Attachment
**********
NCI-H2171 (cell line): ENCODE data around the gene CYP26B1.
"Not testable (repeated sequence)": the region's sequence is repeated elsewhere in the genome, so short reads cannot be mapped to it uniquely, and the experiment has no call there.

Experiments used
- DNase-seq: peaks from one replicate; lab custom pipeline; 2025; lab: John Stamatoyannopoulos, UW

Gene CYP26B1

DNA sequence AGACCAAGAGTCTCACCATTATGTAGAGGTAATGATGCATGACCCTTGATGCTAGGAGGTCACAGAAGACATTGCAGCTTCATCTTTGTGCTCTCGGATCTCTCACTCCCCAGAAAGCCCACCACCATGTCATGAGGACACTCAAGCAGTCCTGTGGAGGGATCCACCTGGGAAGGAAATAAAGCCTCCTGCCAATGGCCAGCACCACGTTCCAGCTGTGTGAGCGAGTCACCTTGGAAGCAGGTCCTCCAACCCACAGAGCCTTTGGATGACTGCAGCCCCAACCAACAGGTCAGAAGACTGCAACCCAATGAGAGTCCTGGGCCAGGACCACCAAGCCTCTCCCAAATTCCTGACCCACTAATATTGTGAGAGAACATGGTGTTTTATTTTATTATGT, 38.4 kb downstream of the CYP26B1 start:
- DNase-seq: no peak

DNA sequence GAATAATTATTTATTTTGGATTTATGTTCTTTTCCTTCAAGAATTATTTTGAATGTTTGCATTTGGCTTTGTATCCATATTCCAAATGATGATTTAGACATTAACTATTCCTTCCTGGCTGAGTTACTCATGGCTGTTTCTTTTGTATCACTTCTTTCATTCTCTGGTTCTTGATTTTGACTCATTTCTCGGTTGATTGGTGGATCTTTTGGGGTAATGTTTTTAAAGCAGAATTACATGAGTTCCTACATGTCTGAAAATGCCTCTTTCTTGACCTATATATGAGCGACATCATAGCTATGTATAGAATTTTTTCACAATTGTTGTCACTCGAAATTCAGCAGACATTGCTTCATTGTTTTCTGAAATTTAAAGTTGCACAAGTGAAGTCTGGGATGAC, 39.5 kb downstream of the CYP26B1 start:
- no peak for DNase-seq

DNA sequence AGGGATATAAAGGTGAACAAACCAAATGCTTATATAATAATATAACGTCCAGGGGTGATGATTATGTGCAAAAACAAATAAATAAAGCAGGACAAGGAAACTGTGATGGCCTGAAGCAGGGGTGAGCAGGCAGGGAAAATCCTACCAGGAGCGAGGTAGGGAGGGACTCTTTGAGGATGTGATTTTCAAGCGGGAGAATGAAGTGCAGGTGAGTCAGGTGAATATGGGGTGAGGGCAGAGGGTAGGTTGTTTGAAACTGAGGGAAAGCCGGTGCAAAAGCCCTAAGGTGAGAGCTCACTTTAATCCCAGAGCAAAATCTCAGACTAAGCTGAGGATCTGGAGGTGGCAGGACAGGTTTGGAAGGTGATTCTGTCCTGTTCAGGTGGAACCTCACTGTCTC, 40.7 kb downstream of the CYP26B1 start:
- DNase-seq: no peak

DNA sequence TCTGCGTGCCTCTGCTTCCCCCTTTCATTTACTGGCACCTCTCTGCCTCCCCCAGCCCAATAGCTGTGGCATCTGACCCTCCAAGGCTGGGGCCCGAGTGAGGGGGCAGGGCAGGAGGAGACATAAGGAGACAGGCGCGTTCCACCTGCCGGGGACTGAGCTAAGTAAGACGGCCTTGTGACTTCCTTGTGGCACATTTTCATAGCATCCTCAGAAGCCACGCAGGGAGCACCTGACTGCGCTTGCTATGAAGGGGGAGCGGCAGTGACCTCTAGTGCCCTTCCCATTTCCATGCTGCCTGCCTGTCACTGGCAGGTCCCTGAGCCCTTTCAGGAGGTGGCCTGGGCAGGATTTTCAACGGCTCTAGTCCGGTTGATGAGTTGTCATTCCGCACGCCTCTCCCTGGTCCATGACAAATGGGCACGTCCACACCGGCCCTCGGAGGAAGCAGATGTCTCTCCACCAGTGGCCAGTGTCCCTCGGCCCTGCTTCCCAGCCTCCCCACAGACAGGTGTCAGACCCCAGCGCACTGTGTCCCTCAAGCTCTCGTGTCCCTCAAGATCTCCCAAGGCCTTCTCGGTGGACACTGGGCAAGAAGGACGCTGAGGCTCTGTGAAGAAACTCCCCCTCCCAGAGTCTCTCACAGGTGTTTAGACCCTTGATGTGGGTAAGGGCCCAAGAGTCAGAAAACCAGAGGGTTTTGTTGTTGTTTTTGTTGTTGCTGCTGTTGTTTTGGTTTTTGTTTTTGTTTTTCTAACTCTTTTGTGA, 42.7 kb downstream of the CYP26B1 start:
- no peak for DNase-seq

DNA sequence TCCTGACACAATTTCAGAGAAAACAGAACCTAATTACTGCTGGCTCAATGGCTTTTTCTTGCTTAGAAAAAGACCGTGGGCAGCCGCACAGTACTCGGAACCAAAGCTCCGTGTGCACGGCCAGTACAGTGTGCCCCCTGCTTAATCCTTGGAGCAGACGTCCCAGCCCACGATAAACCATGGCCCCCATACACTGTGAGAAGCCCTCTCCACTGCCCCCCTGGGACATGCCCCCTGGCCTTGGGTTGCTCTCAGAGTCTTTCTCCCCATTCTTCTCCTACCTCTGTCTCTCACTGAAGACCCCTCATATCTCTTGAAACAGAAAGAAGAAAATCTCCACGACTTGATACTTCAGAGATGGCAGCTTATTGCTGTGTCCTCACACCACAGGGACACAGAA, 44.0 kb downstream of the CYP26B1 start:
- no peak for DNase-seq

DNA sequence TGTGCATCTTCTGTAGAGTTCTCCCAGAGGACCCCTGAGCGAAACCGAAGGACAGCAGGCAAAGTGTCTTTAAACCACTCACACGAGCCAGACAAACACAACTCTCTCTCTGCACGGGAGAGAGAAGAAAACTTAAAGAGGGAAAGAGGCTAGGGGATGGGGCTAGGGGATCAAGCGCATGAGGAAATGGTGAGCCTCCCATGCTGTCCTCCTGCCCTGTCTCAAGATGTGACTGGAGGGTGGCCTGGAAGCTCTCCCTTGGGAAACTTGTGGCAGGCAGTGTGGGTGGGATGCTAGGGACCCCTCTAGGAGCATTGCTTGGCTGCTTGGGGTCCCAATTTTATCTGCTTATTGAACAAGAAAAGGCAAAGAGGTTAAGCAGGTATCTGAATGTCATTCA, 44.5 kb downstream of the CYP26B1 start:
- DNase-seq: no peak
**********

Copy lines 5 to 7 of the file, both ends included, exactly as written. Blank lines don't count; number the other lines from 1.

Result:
Gene CYP26B1

DNA sequence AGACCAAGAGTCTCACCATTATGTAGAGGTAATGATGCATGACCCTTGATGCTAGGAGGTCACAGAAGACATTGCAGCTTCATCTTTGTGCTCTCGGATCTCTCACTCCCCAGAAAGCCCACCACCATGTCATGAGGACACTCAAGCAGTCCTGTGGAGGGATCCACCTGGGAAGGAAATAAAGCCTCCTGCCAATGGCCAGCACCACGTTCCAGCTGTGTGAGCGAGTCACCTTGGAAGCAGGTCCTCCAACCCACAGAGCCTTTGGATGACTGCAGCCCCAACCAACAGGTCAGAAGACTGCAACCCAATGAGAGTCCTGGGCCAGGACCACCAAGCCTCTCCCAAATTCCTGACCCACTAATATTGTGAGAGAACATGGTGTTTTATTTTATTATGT, 38.4 kb downstream of the CYP26B1 start:
- DNase-seq: no peak